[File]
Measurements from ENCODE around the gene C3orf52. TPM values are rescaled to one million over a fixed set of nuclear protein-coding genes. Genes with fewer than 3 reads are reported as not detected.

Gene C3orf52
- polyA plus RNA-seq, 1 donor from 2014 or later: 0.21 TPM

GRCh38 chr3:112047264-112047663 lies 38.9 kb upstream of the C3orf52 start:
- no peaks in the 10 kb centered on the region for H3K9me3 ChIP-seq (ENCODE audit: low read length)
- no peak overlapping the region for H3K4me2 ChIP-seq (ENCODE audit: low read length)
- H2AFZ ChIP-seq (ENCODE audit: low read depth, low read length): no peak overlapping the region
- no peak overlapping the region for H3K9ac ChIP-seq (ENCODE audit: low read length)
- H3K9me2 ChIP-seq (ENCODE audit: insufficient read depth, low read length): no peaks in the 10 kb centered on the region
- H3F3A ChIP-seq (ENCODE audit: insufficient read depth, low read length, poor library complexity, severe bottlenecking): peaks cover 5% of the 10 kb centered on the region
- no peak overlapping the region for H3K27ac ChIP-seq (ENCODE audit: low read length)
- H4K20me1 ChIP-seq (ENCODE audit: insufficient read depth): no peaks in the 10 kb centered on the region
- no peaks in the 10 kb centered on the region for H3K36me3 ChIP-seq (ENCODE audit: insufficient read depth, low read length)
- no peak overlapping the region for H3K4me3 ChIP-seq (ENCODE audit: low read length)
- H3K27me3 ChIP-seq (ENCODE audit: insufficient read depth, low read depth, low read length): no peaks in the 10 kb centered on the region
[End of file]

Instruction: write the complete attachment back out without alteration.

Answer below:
Measurements from ENCODE around the gene C3orf52. TPM values are rescaled to one million over a fixed set of nuclear protein-coding genes. Genes with fewer than 3 reads are reported as not detected.

Gene C3orf52
- polyA plus RNA-seq, 1 donor from 2014 or later: 0.21 TPM

GRCh38 chr3:112047264-112047663 lies 38.9 kb upstream of the C3orf52 start:
- no peaks in the 10 kb centered on the region for H3K9me3 ChIP-seq (ENCODE audit: low read length)
- no peak overlapping the region for H3K4me2 ChIP-seq (ENCODE audit: low read length)
- H2AFZ ChIP-seq (ENCODE audit: low read depth, low read length): no peak overlapping the region
- no peak overlapping the region for H3K9ac ChIP-seq (ENCODE audit: low read length)
- H3K9me2 ChIP-seq (ENCODE audit: insufficient read depth, low read length): no peaks in the 10 kb centered on the region
- H3F3A ChIP-seq (ENCODE audit: insufficient read depth, low read length, poor library complexity, severe bottlenecking): peaks cover 5% of the 10 kb centered on the region
- no peak overlapping the region for H3K27ac ChIP-seq (ENCODE audit: low read length)
- H4K20me1 ChIP-seq (ENCODE audit: insufficient read depth): no peaks in the 10 kb centered on the region
- no peaks in the 10 kb centered on the region for H3K36me3 ChIP-seq (ENCODE audit: insufficient read depth, low read length)
- no peak overlapping the region for H3K4me3 ChIP-seq (ENCODE audit: low read length)
- H3K27me3 ChIP-seq (ENCODE audit: insufficient read depth, low read depth, low read length): no peaks in the 10 kb centered on the region